What High-Potential Young Managers Want

Today’s talented young professionals have a different approach to their careers — and a very different attitude toward organizational loyalty — than earlier generations. Here’s what you need to know to retain and develop this generation of young managers.

The generation that started to enter the workforce a decade ago (often called Generation Y) will account for the majority of workers over the next 40 years.1 These employees have been said to differ remarkably from previous generations in work-related expectations: They attach greater importance to extrinsic values such as money or image, and also to leisure.2 They consider “additional compensation” and “additional bonuses and financial incentives” the two most effective retention strategies for employers.3 Intrinsic values such as attachment to a community appear to be less important to them. They are reported to show less concern for others,4 lower need for social approval, and higher self-esteem and even narcissism than earlier generations of employees.5

Are these early-career employees putting their values into practice in the workplace? While previous studies give a thorough picture of the values they hold, they say little about the work-related behaviors that result from these values. In an effort to cover this gap, we analyzed the work behaviors and experiences of young professionals. We first surveyed 892 young professionals, about 25% of whom represent the top 10% of their academic cohort in Germany, while the rest represent a random distribution of German professionals. Second, we surveyed 312 early-career individuals working in more than 60 countries, all alumni of a top European business school. Finally, we conducted in-depth interviews with 18 young professionals in a variety of industries such as consulting, IT, energy, publishing, and telecommunications, to see whether their experiences confirm the survey results. (See “About the Research.”)

Our surveys and interviews capture a highly skilled segment of the labor force. In one of the samples, all respondents are graduates of MBA (Master of Business Administration) programs. In the other sample, 96% have at least a master’s degree, and 88% of this group came to their first full-time job after having about three internships. Seventy-four percent of our respondents have had international exposure — either studies or an internship abroad — and one-third have had both work and educational experience abroad. On average, they had five years of work experience since completing their degrees.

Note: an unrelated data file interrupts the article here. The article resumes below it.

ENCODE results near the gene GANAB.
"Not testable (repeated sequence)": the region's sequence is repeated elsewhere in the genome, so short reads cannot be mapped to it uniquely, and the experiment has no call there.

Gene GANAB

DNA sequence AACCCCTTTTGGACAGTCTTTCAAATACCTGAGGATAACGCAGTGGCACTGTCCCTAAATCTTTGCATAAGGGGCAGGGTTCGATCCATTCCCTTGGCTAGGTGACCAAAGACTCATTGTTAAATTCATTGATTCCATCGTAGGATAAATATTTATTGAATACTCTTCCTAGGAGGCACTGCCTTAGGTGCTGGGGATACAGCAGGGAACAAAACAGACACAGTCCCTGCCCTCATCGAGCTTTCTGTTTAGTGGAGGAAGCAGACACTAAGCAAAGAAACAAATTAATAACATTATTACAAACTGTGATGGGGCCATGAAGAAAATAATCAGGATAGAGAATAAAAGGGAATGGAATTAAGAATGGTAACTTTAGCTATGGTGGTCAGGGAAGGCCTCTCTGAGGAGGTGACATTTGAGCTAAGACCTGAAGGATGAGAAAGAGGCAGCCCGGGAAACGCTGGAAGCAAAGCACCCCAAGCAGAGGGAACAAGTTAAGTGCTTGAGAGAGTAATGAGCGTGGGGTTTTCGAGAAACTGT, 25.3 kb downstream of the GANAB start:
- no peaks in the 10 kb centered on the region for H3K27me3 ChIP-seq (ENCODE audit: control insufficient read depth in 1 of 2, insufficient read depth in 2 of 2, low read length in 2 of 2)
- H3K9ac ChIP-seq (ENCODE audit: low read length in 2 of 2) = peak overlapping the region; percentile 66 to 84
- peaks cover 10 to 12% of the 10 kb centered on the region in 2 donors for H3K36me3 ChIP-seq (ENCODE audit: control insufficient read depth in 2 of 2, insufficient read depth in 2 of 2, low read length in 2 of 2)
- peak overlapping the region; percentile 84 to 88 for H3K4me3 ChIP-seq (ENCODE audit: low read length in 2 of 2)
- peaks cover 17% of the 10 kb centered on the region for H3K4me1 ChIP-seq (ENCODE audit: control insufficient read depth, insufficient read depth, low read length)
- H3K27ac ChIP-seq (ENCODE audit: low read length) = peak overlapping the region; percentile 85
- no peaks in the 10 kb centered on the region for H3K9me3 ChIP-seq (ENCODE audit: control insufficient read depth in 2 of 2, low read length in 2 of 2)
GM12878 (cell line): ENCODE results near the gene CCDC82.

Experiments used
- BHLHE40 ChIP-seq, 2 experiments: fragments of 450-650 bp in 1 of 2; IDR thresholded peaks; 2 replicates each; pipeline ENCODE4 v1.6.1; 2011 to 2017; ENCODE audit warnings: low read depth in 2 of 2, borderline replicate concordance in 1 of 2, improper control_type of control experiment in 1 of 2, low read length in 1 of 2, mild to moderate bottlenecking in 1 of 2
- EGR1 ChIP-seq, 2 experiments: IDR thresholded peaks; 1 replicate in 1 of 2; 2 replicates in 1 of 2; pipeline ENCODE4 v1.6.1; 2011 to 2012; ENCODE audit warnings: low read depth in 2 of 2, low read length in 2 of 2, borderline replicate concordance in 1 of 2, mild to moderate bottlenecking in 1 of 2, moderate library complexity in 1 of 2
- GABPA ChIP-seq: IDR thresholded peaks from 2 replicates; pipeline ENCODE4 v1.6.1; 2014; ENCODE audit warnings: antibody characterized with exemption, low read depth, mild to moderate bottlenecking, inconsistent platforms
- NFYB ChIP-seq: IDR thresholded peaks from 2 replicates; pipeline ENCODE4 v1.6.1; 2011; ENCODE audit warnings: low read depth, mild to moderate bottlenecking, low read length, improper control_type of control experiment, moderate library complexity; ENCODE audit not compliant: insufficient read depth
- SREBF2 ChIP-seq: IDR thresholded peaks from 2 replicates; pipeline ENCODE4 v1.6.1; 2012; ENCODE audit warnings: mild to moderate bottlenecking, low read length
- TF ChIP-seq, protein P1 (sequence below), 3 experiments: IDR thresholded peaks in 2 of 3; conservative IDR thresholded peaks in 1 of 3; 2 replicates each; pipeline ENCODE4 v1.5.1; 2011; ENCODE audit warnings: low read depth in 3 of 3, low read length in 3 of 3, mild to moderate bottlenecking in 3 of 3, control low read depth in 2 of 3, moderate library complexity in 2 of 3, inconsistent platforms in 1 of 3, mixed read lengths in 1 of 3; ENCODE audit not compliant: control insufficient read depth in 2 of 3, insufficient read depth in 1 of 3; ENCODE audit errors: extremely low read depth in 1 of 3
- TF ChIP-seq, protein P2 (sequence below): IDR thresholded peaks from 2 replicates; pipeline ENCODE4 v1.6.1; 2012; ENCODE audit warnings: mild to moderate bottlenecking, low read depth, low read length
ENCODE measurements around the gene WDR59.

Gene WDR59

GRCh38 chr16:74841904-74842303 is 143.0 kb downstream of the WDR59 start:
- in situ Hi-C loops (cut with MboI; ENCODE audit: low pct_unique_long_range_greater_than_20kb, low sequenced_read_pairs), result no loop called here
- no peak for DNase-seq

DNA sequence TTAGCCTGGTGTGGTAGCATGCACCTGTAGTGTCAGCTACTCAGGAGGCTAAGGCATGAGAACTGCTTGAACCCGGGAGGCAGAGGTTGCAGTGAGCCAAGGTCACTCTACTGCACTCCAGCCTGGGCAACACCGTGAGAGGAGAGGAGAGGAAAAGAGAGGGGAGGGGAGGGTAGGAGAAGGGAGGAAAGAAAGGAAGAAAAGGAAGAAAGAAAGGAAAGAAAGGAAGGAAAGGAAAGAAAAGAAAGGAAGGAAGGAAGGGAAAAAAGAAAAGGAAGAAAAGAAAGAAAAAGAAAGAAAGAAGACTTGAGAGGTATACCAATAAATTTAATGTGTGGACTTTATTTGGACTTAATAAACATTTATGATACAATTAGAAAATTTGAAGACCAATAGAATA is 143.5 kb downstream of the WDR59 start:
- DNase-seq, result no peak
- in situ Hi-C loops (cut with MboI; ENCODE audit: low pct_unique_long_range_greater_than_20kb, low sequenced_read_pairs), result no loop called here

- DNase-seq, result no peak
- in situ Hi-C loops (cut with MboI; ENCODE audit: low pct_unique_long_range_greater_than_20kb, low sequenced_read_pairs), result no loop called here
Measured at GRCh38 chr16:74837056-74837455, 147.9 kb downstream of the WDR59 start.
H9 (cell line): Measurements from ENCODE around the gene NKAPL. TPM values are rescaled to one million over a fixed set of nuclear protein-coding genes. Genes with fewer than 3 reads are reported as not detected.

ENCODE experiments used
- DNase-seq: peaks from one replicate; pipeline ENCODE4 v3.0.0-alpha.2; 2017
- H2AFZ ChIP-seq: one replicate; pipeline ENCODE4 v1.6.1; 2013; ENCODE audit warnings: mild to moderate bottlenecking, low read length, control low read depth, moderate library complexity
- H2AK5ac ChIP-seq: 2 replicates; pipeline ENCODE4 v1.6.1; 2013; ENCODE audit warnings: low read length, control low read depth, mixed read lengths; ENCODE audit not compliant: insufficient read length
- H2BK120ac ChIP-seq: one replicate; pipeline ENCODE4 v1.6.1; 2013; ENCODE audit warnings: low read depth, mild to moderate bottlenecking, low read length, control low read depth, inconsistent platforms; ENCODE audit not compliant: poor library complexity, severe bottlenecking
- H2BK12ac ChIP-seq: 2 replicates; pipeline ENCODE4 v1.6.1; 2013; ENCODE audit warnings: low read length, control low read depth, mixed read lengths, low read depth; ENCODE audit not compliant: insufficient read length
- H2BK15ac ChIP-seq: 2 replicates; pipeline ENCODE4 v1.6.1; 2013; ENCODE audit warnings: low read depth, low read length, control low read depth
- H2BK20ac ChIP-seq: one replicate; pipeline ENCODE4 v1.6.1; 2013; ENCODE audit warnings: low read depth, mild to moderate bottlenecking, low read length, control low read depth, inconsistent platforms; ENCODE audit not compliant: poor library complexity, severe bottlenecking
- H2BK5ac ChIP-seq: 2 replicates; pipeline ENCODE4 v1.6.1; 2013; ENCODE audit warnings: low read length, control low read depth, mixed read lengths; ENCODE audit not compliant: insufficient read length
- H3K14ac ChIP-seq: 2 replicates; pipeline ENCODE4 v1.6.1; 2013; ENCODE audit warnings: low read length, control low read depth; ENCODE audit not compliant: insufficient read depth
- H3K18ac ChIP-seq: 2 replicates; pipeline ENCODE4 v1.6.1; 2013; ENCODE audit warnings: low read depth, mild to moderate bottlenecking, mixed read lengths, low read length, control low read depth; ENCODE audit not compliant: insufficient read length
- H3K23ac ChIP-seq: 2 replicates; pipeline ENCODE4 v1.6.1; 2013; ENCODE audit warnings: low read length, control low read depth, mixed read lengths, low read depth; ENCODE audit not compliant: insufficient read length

1. T.J. Erickson, “Plugged In: The Generation Y Guide to Thriving at Work” (Boston: Harvard Business School Press, 2008).

2. J.M. Twenge, S.M. Campbell, B.J. Hoffman, and C.E. Lance, “Generational Differences in Work Values: Leisure and Extrinsic Values Increasing, Social and Intrinsic Values Decreasing,” Journal of Management 36, no. 5 (September 2010): 1117-1142.

3. Deloitte, “Has the Great Recession Changed the Talent Game? Six Guideposts to Managing Talent Out of a Turbulent Economy,” report, April 2010.

4. J.M. Twenge, W.K. Campbell, and E.C. Freeman, “Generational Differences in Young Adults’ Life Goals, Concern for Others, and Civic Orientation, 1966-2009,” Journal of Personality & Social Psychology 102, no. 5 (May 2012): 1045-1062.

5. J.M. Twenge and S.M. Campbell, “Generational Differences in Psychological Traits and Their Impact on the Workplace,” Journal of Managerial Psychology 23, no. 8 (2008): 862-877.

6. D.F. Larcker, A. McCall, and B. Tayan, “Equity on Demand: The Netflix Approach to Compensation,” Stanford Graduate School of Business case no. CG19 (2010).

7. J.M. Citrin and R.A. Smith, “The 5 Patterns of Extraordinary Careers: The Guide for Achieving Success and Satisfaction” (New York: Crown Business, 2003).

8. K.S. Lyness and C.A. Schrader, “Moving Ahead or Just Moving? An Examination of Gender Differences in Senior Corporate Management Appointments,” Group & Organization Management 31, no. 6 (December 2006): 651-676.

9. H.-Y. Mao, “Voluntary Employer Changes and Salary Attainment of Managers,” International Journal of Human Resource Management 15, no. 1 (February 2004): 180-195.

10. W.H. Mobley, “Intermediate Linkages in the Relationship Between Job Satisfaction and Employee Turnover,” Journal of Applied Psychology 62, no. 2 (April 1977): 237-240.

11. R. Eisenberger, R. Huntington, S. Hutchison, and D. Sowa, “Perceived Organizational Support,” Journal of Applied Psychology 71, no. 3 (August 1986): 500-507.

12. C.D. McCauley, M.N. Ruderman, P.J. Ohlott, and J.E. Morrow, “Assessing the Developmental Components of Managerial Jobs,” Journal of Applied Psychology 79, no. 4 (August 1994): 544-560. Authorized approval granted for the Job Challenge Profile by the Center for Creative Leadership for research purposes (copyright© Pfeiffer/a Wiley Imprint).

13. D. Weiss and V. Molinaro, “Integrated Leadership Development,” Industrial and Commercial Training 38, no. 1 (2006): 3-11.

14. G. Plimmer, “We Need to Persuade Our Graduate Recruits to Stay,” Financial Times, Nov. 6, 2013.